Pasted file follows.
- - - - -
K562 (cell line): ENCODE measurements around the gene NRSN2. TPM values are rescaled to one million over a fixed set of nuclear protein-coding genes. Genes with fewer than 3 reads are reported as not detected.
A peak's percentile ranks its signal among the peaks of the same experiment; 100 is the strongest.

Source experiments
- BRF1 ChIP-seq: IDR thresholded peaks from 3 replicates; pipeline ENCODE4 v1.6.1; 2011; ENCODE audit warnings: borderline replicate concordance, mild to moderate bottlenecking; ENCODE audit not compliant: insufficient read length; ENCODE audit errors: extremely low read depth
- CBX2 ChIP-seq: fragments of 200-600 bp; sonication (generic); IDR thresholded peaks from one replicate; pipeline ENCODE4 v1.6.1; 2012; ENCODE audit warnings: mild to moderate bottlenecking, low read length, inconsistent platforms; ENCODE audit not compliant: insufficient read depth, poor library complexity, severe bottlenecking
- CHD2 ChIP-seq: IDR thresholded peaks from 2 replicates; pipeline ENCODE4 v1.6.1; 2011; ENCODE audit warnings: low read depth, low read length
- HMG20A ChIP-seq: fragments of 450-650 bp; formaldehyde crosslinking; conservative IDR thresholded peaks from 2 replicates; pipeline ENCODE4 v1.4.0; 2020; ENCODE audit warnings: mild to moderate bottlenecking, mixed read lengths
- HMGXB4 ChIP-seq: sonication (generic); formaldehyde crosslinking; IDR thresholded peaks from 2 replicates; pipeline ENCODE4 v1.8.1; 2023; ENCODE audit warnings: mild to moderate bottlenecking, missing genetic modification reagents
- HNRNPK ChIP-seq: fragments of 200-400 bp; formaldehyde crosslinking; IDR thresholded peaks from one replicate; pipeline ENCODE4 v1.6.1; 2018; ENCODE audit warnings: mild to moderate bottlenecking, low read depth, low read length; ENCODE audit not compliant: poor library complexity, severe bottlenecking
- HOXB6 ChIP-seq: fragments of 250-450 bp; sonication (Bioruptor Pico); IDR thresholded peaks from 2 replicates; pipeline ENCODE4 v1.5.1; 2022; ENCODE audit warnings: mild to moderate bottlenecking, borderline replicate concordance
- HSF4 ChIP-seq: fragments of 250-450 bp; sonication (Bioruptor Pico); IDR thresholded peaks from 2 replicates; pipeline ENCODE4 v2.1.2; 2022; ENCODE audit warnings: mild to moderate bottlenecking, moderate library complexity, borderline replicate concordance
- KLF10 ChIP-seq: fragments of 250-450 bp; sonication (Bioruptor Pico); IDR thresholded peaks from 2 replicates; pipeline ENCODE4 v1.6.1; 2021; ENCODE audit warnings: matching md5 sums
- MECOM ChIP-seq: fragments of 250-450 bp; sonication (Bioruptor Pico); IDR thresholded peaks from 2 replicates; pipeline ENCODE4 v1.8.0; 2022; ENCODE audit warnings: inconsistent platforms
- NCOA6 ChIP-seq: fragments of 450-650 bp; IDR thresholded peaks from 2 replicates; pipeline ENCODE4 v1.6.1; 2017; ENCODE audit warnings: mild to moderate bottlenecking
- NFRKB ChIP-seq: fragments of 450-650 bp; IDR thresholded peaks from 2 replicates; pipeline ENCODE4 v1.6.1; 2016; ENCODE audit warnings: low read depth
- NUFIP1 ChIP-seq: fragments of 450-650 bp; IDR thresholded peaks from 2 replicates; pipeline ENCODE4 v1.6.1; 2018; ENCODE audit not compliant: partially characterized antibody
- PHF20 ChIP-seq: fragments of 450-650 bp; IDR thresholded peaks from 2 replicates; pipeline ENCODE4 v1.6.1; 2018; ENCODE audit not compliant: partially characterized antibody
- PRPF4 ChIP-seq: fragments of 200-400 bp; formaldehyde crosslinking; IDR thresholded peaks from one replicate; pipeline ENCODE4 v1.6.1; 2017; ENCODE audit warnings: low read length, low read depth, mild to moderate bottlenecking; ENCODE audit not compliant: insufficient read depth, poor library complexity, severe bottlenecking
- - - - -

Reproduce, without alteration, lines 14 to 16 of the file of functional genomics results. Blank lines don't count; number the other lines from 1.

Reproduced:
- NCOA6 ChIP-seq: fragments of 450-650 bp; IDR thresholded peaks from 2 replicates; pipeline ENCODE4 v1.6.1; 2017; ENCODE audit warnings: mild to moderate bottlenecking
- NFRKB ChIP-seq: fragments of 450-650 bp; IDR thresholded peaks from 2 replicates; pipeline ENCODE4 v1.6.1; 2016; ENCODE audit warnings: low read depth
- NUFIP1 ChIP-seq: fragments of 450-650 bp; IDR thresholded peaks from 2 replicates; pipeline ENCODE4 v1.6.1; 2018; ENCODE audit not compliant: partially characterized antibody